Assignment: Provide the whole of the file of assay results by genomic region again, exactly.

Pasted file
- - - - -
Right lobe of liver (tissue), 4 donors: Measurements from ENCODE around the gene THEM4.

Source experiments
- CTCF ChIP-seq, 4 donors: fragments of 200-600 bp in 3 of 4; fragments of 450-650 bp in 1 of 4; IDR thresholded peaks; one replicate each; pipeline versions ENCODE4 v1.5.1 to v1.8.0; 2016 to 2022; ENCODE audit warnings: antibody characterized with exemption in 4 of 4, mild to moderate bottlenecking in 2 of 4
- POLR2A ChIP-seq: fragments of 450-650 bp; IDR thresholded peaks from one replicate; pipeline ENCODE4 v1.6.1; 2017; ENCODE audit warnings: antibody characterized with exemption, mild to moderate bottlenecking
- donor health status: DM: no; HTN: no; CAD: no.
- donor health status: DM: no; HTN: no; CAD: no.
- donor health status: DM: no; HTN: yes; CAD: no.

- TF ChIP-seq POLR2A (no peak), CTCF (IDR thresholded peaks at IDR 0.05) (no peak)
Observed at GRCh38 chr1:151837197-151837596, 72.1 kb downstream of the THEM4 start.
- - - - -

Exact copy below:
Right lobe of liver (tissue), 4 donors: Measurements from ENCODE around the gene THEM4.

Source experiments
- CTCF ChIP-seq, 4 donors: fragments of 200-600 bp in 3 of 4; fragments of 450-650 bp in 1 of 4; IDR thresholded peaks; one replicate each; pipeline versions ENCODE4 v1.5.1 to v1.8.0; 2016 to 2022; ENCODE audit warnings: antibody characterized with exemption in 4 of 4, mild to moderate bottlenecking in 2 of 4
- POLR2A ChIP-seq: fragments of 450-650 bp; IDR thresholded peaks from one replicate; pipeline ENCODE4 v1.6.1; 2017; ENCODE audit warnings: antibody characterized with exemption, mild to moderate bottlenecking
- donor health status: DM: no; HTN: no; CAD: no.
- donor health status: DM: no; HTN: no; CAD: no.
- donor health status: DM: no; HTN: yes; CAD: no.

- TF ChIP-seq POLR2A (no peak), CTCF (IDR thresholded peaks at IDR 0.05) (no peak)
Observed at GRCh38 chr1:151837197-151837596, 72.1 kb downstream of the THEM4 start.